A remarkable thing happened in the week or two leading up to Christmas – and it’s worth noting for those of you with money exposed to the market.
The chart below shows that the Dow Jones Industrial Average – a bellwether of the stock market in whole – went down by 900 points – losing 5% of its value in the 11 days between December 5 (17,959) and December 16 (17,069). It then gained 1,000 points in the following 10 days, ending at 18,054 on December 26.
Why? What happened? And what can we read into it?
Fed Chairwoman Yellen reported that interest rates would begin to be ‘normalized’ at some point in the future. She didn’t give much detail on what the ‘future’ meant – but it was enough to send shivers through the markets and precipitate a 5% selloff – huge by any measure.
She clarified herself just a few days later – softening her tone in an exercise of linguistic nuance – which was all the market needed to breathe a sigh of relief – and send the market roaring back into the stratosphere.
There are two things we should take away from this little historical blip. First, the market is very twitchy. On news – news that wasn’t specific at all – the market went apoplectic and started selling. Nothing that is that fragile – or so ‘on edge’ – can be a good thing in the long term. Even most optimists would admit that we’re nearing the end of this bull market – but such volatility on such thin news tells us that when the ‘pop’ is for real – its likely to be dramatic.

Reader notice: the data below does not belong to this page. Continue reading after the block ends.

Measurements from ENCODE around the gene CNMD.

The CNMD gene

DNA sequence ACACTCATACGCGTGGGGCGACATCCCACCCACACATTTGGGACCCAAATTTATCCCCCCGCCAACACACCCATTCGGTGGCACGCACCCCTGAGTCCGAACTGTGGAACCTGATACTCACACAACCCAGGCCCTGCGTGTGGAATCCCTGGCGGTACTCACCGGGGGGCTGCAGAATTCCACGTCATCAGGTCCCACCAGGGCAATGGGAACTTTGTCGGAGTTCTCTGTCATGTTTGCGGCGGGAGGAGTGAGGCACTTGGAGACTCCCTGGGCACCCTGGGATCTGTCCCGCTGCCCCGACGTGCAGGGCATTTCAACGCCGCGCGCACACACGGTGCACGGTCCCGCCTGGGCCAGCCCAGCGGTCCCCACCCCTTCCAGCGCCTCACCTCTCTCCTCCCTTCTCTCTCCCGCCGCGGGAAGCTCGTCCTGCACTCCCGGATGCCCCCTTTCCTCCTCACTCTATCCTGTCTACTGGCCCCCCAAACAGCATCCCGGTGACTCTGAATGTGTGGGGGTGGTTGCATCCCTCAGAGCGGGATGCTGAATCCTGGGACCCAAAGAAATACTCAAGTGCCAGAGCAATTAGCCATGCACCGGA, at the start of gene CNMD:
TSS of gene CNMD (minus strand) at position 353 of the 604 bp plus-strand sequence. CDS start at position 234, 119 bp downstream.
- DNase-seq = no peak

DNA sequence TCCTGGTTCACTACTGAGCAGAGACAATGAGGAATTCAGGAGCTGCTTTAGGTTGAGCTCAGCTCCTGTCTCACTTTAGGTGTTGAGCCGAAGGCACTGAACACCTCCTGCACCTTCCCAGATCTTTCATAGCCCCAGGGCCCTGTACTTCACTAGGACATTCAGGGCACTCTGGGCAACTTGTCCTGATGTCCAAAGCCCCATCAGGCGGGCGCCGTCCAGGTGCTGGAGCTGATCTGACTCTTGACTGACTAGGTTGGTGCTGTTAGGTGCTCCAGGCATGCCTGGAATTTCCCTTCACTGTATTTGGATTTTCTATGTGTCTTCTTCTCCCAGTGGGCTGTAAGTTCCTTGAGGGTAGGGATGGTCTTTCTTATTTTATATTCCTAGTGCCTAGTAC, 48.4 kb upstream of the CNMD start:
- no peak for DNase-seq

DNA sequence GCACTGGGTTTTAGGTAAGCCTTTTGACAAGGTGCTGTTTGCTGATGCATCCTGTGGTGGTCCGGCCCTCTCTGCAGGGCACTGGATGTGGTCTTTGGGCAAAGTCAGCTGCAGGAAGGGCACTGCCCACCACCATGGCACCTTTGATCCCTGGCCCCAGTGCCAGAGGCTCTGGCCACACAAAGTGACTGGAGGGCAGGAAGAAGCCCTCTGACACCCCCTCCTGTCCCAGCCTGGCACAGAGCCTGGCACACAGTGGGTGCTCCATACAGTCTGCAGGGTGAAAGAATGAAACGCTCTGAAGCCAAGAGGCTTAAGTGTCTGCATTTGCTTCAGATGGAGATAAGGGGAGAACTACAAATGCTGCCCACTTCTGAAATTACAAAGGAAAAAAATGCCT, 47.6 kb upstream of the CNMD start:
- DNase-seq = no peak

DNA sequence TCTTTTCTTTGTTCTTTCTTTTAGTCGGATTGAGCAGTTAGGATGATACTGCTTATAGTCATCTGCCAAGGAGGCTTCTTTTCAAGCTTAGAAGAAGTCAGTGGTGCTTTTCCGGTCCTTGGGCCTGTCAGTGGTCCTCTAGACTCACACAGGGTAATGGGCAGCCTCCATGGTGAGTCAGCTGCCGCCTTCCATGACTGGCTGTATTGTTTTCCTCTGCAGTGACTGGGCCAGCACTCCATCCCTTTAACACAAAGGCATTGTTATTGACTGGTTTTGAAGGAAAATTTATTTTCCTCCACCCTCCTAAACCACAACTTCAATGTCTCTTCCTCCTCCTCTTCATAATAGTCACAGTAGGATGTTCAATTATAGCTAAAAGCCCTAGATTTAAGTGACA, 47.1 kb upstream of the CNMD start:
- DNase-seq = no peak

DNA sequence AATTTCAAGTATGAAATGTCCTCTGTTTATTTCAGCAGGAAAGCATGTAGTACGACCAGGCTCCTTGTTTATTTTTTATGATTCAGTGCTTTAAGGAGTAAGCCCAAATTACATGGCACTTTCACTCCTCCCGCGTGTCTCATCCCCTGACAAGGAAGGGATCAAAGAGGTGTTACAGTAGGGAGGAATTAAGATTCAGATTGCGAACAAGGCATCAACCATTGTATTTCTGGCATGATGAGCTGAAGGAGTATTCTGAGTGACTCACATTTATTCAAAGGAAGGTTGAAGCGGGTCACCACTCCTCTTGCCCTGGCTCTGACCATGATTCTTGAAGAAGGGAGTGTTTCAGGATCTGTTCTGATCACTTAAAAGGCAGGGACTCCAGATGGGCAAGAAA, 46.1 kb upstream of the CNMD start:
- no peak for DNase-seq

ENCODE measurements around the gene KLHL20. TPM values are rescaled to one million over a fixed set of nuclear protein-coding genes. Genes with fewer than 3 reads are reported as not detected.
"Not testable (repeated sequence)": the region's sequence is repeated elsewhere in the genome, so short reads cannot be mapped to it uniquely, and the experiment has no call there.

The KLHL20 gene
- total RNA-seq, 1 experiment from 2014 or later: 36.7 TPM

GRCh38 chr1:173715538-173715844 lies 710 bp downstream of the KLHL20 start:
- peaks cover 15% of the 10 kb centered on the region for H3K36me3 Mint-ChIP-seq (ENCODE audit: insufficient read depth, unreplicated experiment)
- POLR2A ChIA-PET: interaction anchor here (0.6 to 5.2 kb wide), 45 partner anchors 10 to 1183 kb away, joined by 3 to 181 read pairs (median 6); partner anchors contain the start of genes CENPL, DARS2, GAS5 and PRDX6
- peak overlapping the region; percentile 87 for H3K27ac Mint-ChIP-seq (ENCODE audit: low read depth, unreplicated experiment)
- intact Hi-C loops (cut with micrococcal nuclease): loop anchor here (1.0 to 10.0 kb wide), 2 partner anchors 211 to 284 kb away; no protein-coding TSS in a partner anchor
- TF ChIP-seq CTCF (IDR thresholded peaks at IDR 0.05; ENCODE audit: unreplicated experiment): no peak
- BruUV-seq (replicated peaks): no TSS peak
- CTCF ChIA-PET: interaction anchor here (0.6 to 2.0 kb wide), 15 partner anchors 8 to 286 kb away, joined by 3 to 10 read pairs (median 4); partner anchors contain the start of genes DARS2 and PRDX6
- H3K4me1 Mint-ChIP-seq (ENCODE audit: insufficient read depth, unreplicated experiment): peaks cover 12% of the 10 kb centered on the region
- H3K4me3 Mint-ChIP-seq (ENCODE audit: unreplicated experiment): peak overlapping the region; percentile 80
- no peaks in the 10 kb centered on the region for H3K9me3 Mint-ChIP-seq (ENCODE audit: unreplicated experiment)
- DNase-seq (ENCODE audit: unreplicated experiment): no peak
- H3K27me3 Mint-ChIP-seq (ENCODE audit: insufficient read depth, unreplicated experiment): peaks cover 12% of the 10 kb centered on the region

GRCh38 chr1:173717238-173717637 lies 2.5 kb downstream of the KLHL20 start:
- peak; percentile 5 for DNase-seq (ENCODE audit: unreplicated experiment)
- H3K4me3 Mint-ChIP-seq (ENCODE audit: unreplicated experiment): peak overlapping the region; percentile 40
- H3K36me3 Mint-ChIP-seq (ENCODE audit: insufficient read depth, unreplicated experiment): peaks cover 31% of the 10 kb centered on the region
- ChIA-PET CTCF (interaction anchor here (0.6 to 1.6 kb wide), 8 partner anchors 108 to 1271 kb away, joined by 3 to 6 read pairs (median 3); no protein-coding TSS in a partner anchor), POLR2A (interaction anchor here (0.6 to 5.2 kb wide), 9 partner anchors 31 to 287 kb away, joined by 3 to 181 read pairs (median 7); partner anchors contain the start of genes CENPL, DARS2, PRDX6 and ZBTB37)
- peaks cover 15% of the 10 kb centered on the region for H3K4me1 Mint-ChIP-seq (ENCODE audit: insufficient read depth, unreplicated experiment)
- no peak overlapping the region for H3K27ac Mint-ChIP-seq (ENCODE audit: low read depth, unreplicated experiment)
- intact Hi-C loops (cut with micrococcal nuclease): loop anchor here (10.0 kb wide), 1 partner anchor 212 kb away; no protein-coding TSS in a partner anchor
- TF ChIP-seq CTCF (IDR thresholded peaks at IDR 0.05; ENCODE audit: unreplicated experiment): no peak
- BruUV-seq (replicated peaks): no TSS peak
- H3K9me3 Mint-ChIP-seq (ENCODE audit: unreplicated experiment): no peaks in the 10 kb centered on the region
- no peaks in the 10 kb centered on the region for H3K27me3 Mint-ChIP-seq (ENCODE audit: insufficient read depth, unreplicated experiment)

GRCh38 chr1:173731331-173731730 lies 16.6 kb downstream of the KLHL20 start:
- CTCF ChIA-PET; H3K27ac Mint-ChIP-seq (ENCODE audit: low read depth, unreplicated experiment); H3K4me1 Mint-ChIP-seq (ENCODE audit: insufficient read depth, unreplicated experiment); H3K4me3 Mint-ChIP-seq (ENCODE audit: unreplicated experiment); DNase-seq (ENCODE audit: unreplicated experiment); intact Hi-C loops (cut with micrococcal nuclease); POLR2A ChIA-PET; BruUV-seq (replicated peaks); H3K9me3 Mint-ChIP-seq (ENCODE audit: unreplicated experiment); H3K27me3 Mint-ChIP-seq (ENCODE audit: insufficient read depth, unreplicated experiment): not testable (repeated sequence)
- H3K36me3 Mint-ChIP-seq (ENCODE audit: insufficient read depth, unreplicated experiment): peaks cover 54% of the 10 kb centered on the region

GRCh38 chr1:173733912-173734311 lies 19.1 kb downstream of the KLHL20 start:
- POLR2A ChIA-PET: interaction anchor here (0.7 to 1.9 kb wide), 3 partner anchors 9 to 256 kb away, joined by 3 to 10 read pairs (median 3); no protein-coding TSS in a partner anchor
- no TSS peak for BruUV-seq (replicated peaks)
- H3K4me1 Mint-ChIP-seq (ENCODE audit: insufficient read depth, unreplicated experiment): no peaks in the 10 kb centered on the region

The second thing we need to take away is that as if there was any doubt left – this IS a bubble. Six years of artificially low interest rates and six years of unprecedented monetary policy has flooded the economy with money.
That money needs a home – it has to be invested somewhere – and since fixed instruments are lousy because of the low interest rates, equity markets (the stock market) win the day.
Stated in simpler terms – there is a high supply (of money) – which drives demand (stock prices) – and those stock valuations have little to do with the things that should drive stock prices – like sales, earnings, management, and the business outlook.
Rather, our current markets are being driven by artificial and manipulable factors rather than fundamentals.
December 5 – 26 was a warning shot – one we often don’t get. You can take the warning seriously and prepare – or keep crossing your fingers that tomorrow will be another all-time high.
It might. But crossed fingers isn’t a strategy.